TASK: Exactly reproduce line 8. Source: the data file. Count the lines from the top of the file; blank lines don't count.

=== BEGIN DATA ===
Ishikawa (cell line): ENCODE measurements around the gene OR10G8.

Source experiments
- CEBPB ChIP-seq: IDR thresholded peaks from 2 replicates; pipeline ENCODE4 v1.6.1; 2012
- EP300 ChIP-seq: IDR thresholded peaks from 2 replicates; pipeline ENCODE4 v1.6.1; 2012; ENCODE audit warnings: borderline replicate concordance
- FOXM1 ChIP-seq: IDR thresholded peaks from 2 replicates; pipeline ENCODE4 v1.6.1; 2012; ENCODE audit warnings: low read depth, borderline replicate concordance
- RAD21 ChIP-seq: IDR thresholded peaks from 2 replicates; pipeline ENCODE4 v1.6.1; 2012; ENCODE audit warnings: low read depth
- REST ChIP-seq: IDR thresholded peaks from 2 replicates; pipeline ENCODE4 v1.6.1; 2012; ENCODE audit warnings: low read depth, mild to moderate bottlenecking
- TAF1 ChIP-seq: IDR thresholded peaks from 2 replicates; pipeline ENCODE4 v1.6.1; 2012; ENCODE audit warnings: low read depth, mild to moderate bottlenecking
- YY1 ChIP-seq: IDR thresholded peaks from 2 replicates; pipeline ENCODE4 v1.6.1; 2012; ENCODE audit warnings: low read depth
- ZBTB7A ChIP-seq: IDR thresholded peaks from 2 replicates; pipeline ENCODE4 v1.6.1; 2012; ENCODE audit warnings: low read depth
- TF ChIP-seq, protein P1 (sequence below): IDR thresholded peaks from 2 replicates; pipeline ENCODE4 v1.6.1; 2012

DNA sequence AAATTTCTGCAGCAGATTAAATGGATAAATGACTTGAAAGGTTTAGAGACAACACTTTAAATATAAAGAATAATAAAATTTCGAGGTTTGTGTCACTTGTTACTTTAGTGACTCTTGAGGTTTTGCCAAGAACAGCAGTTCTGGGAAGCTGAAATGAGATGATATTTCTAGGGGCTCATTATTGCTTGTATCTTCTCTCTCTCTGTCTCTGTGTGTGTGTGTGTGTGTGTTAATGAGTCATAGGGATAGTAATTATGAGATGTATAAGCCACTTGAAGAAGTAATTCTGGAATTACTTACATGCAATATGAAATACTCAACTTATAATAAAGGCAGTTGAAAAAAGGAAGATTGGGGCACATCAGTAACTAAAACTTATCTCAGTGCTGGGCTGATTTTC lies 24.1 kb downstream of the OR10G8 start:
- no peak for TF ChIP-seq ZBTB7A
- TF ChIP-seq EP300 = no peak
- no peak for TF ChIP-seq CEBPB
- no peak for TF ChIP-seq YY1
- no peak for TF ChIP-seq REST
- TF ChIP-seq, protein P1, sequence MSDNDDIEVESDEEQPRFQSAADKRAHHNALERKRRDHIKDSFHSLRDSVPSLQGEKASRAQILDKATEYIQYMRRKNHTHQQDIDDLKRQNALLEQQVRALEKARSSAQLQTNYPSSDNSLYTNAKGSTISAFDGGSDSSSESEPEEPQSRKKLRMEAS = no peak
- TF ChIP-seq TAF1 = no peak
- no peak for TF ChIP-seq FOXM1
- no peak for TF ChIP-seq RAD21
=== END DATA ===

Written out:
- TAF1 ChIP-seq: IDR thresholded peaks from 2 replicates; pipeline ENCODE4 v1.6.1; 2012; ENCODE audit warnings: low read depth, mild to moderate bottlenecking